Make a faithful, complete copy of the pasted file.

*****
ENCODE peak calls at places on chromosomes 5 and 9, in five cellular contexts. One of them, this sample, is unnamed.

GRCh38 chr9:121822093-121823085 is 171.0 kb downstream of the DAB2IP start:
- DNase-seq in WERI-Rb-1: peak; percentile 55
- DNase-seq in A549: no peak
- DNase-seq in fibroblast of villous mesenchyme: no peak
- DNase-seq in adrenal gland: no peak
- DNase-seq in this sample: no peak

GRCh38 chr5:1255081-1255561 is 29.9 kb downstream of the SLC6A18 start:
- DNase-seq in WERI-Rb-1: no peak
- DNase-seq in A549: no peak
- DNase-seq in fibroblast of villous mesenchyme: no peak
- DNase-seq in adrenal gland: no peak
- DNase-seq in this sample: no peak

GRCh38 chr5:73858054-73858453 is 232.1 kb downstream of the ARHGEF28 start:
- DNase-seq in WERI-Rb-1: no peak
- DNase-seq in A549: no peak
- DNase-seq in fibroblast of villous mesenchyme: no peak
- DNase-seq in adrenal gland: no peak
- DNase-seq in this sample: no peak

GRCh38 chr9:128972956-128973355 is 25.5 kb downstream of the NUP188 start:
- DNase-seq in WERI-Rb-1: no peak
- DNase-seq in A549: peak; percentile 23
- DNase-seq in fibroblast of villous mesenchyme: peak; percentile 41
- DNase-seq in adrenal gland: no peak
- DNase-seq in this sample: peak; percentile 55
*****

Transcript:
ENCODE peak calls at places on chromosomes 5 and 9, in five cellular contexts. One of them, this sample, is unnamed.

GRCh38 chr9:121822093-121823085 is 171.0 kb downstream of the DAB2IP start:
- DNase-seq in WERI-Rb-1: peak; percentile 55
- DNase-seq in A549: no peak
- DNase-seq in fibroblast of villous mesenchyme: no peak
- DNase-seq in adrenal gland: no peak
- DNase-seq in this sample: no peak

GRCh38 chr5:1255081-1255561 is 29.9 kb downstream of the SLC6A18 start:
- DNase-seq in WERI-Rb-1: no peak
- DNase-seq in A549: no peak
- DNase-seq in fibroblast of villous mesenchyme: no peak
- DNase-seq in adrenal gland: no peak
- DNase-seq in this sample: no peak

GRCh38 chr5:73858054-73858453 is 232.1 kb downstream of the ARHGEF28 start:
- DNase-seq in WERI-Rb-1: no peak
- DNase-seq in A549: no peak
- DNase-seq in fibroblast of villous mesenchyme: no peak
- DNase-seq in adrenal gland: no peak
- DNase-seq in this sample: no peak

GRCh38 chr9:128972956-128973355 is 25.5 kb downstream of the NUP188 start:
- DNase-seq in WERI-Rb-1: no peak
- DNase-seq in A549: peak; percentile 23
- DNase-seq in fibroblast of villous mesenchyme: peak; percentile 41
- DNase-seq in adrenal gland: no peak
- DNase-seq in this sample: peak; percentile 55